Compared to traditional WAN technology, SD-WAN is a completely different model. Defining and implementing the right SD-WAN solution for a particular organization requires a specialized skill set.

Even IT departments that have successfully installed SD-WAN themselves have found that it’s a major undertaking, and tend to value third-party assistance as they gain experience.

By working with a dedicated SD-WAN service provider, IT departments can circumvent many of the challenges they encounter during an SD-WAN migration. A third-party service provider with a proven track record of successful deployments can complement the IT team by handling access configuration, bandwidth prioritization and endpoint installations—along with security and multiple connectivity types.

This can save the enterprise the trial-and-error time (and expense), as well as provide IT with the single point of contact “one-back-to-pat/one-throat-to-choke” in the event of network issues.

11 questions to ask before deploying an SD-WAN solution yourself

If you are considering setting up an SD-WAN, here’s a list of things to consider:

  • How critical is time to solution?
  • Have I taken full stock of my existing inventory including sites, equipment and users?
  • What am I spending today on bandwidth?
  • What am I prepared to use for redundant connections?
  • What is my capability to integrate SD-WAN into my legacy WAN?
  • Do I have access to skilled SD-WAN resources?
  • Do I want to manage multiple providers for diverse access?
  • Does my organization favor CAPEX or OPEX spending?
  • How important is a “single pane of glass” management console?
  • What Service Level Agreements am I prepared to support?
  • How much resiliency is needed in my SD-WAN deployment?

For a deeper dive, read this article on questions to ask before deploying SD-WAN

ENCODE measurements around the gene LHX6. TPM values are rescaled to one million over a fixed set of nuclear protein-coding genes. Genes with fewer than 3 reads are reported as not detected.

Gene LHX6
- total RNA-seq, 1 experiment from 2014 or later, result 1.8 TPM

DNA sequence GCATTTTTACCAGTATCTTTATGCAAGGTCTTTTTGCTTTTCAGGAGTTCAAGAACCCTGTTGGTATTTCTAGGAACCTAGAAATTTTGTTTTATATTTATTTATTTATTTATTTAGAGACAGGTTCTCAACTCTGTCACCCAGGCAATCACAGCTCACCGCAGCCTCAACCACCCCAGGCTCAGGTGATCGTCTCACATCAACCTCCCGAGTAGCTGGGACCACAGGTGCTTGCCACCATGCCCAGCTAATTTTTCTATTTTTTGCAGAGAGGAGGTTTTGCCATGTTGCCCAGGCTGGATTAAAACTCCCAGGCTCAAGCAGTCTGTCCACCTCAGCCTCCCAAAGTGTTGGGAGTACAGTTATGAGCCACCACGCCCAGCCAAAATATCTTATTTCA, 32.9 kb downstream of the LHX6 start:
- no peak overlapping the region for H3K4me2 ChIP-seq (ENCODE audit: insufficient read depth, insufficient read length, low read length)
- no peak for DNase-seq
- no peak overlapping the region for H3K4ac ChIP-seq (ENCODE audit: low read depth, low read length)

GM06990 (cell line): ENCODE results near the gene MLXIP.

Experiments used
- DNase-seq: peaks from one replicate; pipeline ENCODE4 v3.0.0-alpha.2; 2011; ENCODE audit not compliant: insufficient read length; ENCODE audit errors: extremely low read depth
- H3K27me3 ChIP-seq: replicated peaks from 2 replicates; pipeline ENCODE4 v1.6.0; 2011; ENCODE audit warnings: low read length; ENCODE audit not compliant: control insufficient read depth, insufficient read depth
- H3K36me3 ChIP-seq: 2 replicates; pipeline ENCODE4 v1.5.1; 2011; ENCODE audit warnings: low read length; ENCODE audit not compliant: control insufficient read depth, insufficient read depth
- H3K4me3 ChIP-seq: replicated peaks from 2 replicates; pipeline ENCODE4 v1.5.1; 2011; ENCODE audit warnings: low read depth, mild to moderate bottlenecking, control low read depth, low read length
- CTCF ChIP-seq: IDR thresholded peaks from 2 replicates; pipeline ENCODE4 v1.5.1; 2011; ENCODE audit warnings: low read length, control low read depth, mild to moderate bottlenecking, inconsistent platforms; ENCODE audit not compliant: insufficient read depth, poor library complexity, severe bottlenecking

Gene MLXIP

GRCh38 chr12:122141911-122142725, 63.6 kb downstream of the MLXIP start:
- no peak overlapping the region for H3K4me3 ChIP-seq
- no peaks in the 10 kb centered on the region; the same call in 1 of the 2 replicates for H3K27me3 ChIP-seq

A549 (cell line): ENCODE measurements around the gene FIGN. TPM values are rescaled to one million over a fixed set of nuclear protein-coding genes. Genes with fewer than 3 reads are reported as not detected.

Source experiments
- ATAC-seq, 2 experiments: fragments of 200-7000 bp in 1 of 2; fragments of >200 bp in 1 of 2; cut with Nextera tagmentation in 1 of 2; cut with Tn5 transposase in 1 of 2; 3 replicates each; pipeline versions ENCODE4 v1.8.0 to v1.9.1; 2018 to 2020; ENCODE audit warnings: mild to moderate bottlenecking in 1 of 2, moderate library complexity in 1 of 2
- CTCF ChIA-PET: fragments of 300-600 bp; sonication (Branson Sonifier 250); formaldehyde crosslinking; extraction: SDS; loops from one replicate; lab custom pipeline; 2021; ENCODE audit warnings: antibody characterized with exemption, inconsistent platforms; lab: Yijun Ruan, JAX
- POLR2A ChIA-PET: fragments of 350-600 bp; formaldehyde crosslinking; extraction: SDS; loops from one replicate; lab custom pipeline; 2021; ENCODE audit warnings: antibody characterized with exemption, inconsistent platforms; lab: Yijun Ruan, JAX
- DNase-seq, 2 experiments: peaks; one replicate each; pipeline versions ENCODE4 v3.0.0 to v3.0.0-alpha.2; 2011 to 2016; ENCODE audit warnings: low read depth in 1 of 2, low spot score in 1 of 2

SD-WAN from Windstream Enterprise

Industry Recognition


Product of the Year: SD-WAN


Award for SD-WAN Provider of the Year

2020 MEF SD-WAN Award

North America Product of the Year

As an analyst-recognized leader in product innovation, Windstream Enterprise offers award-winning managed SD-WAN ConciergeTM that stands apart in the industry. Windstream Enterprise has partnered with three of the leading SD-WAN technology providers, VMware, Fortinet and Cato Networks to offer a solution that’s right for your business.

Total access and control with WE Connect

Only SD-WAN from Windstream Enterprise comes with WE Connect, a customizable portal that adapts to the way you manage your network. Gain immediate access to all the information about your services, along with the essential functions that help you manage and optimize your network.

Centralized management.

Perform routine operational functions, like adding users or locations, in moments versus days.

Insight Engine.

See aggregated data across all locations to help identify anomalies requiring corrective action.

Real-time visibility.

Get an interactive view of network latency, packet loss and jitter by location, plus tools to customize reports for actionable insights.

Anytime, anywhere, on any device.

Access WE Connect via a mobile device with all the functions of the desktop app.

Get it done right the first time with Professional Services

Relieve your team from tedious site installations and rollouts so they can focus on strategic priorities. Windstream Enterprise offers deep expertise in a broad spectrum of LAN, WAN, UC, voice, security, hybrid IT, cloud and legacy applications and technologies.

To find out more about SD-WAN from Windstream Enterprise, visit the SD-WAN solution page.

10s of 1000s of deployments across the nation and counting.

SD-WAN case studies: See how Windstream Enterprise helps enterprises achieve superior network performance

Windstream Enterprise has helped thousands of enterprise clients across the U.S. drive business transformation with our high-performing SD-WAN ConciergeTM solution and our unrivaled service experience.

Here are 10 SD-WAN case studies that span industry, organizational size, business challenge and solution set that can help you make an informed technology decision for your team and your business.

Discover the Windstream Enterprise vision for cloud networking

Tune in to our podcast series on Top Gun, where our senior product leadership discusses the networking challenges and innovations affecting your business right now.

What makes Windstream Enterprise different?

Mike Flannery, Chief Marketing Officer

Why choose a managed service provider for SD-WAN over doing it yourself.

Mike Frane, VP of Product Management for Network, Security & Digital Experience

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  1. Valdivia, Gaspar et al. Forecast Analysis: Enterprise Networking Connectivity Growth Trends, Worldwide. September 20, 2019.
  2. MacDonald, Neil, et al. “2021 Strategic Roadmap for SASE Convergence.” Gartner. March 25, 2021.